"Superwoman" Asmahan Abu-Yeheya, a resident of Israel's Bedouin sector in Gan Yavne, has volunteered for Magen David Adom (MDA) for the past 16 years, all the while raising six children and working two jobs. Amid the coronavirus, Abu Yeheya has continued to volunteer for MDA.
Beyond her role at MDA, Abu-Yeheya is a certified preschool teacher, while also working as a medical secretary at an orthopedic clinic and a volunteer operations officer for the Gan Yavne Rescue Unit.
A single mother to six children, with the youngest being 10-years-old, Abu-Yeheya has continued to fulfill her duty to helping people.
"I get support from the kids," Abu-Yeheya said.
"If I'm in a bad mood, they tell me to go to a MDA shift because they know it will do me good. Doing and giving gives me a lot of satisfaction, and I feel at any given moment that I am part of the warm and supportive MDA family," Abu-Yeheya added.
Abu-Yeheya remarked on the importance of helping others, saying that "When I treat an older woman, I treat her like she is my grandmother. Every time I think about the person in the ambulance when he is in pain and scared, and sometimes I am the only person they have, my job is first and foremost to give him the best medical care, but I believe it is very important that I be both humane and caring."
Amid the coronavirus impacting the country, Abu-Yeheya underwent training to obtain samples from people possibly infected with the virus.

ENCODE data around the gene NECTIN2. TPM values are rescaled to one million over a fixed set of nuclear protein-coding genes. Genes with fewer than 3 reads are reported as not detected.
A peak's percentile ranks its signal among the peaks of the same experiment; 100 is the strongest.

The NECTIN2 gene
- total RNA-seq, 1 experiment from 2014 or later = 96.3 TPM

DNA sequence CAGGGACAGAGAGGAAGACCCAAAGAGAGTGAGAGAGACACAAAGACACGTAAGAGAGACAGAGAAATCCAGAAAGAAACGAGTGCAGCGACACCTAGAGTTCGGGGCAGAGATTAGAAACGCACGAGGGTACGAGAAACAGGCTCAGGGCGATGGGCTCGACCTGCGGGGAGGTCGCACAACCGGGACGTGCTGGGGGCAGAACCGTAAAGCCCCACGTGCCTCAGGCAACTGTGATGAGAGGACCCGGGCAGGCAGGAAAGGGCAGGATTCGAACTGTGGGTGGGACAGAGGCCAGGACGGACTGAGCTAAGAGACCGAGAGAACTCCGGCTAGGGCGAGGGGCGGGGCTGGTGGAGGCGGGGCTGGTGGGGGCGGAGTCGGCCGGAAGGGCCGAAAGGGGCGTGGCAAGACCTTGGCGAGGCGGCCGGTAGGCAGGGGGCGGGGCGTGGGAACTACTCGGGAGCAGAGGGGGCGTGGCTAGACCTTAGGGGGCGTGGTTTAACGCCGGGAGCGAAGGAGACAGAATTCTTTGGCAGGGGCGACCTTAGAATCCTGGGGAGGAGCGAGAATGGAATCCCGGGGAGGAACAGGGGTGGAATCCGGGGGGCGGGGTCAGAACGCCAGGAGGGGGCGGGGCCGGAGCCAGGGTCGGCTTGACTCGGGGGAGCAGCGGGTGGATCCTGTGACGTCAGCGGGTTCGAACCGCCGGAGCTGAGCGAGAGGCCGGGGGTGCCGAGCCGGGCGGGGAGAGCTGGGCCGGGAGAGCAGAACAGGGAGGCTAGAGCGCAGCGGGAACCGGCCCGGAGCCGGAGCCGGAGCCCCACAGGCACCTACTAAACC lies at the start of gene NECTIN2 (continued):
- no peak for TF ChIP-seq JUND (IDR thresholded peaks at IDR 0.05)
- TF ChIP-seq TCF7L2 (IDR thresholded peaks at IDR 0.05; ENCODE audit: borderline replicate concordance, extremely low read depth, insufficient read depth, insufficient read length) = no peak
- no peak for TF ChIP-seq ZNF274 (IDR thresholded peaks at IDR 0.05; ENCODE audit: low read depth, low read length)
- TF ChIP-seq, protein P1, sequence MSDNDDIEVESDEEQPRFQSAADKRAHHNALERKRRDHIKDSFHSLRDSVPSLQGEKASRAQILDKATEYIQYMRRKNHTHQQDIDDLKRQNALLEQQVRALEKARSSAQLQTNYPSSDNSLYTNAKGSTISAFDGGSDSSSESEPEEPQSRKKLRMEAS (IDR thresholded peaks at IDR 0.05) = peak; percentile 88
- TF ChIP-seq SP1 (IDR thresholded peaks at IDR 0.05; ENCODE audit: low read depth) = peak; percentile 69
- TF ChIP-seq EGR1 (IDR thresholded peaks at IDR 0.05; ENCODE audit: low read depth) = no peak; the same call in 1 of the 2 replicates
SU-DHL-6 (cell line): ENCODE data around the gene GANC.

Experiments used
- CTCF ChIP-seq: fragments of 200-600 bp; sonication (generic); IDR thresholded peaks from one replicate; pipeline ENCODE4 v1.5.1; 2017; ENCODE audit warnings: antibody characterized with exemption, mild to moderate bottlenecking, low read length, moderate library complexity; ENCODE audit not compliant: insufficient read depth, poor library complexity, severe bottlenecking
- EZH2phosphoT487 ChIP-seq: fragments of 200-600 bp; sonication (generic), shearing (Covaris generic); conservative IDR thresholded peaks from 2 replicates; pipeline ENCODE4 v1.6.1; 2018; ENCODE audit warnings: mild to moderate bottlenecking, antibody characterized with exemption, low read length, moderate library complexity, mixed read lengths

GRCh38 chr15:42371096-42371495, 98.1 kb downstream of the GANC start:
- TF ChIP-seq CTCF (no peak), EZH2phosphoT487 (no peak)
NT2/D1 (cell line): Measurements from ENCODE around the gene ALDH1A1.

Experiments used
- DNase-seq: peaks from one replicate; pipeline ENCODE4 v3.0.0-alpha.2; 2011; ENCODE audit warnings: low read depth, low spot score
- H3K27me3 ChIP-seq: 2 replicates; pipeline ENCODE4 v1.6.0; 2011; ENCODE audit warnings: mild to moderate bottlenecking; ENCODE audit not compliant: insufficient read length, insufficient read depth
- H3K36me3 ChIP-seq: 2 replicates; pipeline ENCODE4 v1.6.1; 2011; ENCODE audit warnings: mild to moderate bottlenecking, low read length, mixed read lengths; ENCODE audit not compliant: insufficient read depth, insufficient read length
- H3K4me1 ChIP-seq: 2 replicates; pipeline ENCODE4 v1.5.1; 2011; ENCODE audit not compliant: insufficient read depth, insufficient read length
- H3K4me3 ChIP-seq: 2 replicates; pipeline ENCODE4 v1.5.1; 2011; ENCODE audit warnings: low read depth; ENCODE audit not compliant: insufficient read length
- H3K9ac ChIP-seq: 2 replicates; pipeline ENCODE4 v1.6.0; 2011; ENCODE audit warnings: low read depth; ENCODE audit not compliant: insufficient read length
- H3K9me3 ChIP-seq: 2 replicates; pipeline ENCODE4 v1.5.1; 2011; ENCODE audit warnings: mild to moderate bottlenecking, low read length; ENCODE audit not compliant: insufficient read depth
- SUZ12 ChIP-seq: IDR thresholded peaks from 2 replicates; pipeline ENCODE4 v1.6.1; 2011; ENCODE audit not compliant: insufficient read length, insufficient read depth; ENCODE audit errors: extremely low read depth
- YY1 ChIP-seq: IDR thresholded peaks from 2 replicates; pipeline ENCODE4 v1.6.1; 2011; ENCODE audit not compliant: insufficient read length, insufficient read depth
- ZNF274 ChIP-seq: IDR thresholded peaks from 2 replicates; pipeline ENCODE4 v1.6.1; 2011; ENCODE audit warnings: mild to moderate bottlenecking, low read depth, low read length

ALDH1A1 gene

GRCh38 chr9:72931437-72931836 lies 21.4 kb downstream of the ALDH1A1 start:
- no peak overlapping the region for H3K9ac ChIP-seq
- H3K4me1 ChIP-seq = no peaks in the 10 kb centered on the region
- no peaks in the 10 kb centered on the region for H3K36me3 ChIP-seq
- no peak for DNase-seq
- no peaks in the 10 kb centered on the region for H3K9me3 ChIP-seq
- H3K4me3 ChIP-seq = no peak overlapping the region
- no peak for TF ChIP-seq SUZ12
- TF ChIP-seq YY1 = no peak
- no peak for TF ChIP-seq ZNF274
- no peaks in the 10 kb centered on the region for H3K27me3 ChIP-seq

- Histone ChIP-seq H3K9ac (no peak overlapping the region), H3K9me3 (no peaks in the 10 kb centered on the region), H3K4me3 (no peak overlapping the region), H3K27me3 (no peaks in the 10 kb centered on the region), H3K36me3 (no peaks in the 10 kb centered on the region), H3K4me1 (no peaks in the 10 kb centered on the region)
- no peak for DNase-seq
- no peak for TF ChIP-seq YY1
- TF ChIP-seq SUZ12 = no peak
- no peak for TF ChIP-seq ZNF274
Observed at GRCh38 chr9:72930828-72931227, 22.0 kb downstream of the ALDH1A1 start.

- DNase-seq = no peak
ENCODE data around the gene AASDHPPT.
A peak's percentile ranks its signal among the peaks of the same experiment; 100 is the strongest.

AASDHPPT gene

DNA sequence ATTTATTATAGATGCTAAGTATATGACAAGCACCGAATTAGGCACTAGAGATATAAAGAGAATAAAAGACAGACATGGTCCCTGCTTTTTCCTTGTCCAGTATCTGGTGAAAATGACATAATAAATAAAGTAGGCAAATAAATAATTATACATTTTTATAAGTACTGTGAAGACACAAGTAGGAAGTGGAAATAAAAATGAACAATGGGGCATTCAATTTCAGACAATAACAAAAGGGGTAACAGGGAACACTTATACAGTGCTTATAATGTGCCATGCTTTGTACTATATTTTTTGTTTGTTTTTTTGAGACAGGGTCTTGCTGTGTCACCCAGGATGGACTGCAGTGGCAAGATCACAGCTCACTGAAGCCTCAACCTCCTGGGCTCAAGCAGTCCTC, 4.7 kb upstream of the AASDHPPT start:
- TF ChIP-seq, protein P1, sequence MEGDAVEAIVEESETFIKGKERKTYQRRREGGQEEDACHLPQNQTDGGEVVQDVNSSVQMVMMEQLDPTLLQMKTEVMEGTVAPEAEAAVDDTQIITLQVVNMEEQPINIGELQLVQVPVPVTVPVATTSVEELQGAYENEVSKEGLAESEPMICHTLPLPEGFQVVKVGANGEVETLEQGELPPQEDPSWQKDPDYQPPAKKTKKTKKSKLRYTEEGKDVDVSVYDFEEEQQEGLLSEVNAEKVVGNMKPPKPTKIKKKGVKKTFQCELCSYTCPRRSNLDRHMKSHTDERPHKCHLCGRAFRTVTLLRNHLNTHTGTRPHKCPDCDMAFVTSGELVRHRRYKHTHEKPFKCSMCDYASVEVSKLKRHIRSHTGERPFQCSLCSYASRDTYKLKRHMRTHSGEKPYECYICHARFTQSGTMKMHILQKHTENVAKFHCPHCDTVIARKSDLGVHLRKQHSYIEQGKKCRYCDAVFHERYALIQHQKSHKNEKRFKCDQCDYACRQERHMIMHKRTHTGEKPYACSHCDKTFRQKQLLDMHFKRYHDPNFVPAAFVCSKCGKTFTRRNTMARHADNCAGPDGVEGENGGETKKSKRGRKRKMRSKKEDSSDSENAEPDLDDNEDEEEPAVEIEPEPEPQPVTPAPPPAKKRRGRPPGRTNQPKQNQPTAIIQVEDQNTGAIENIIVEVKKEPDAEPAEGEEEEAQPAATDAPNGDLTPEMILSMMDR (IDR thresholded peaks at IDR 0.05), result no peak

"I took a lot of samples, but it was important not to be indifferent to any of the patients," Abu-Yeheya said.
"I remember going to sample a tourist who was in isolation at a hotel in Ashdod, and I was told he had a birthday. I sang "happy birthday" to him and he was very excited. When I arrived dressed in protective suit for homes that had children, I told them that I was not a monster, and tried to do everything I could to calm them."
"The activity around the coronavirus crisis was vast and sometimes not easy, but I knew I was part of something big and volunteer at an organization that you need adapt to the situation in the country, with the help of people like me and other volunteers," Abu-Yeheya added
Regarding her role in treating patients and operating the testing site, Abu-Yeheya said that "I happened to arrive as a team member for a patient or injured person, and they asked me where the person in charge is," adding "but I'm quick to make it clear that I'm in charge. I'm sure of what I'm doing, and as soon as the people around me realize I'm coming to help, the attitude always changes. They thank me and appreciate what I did."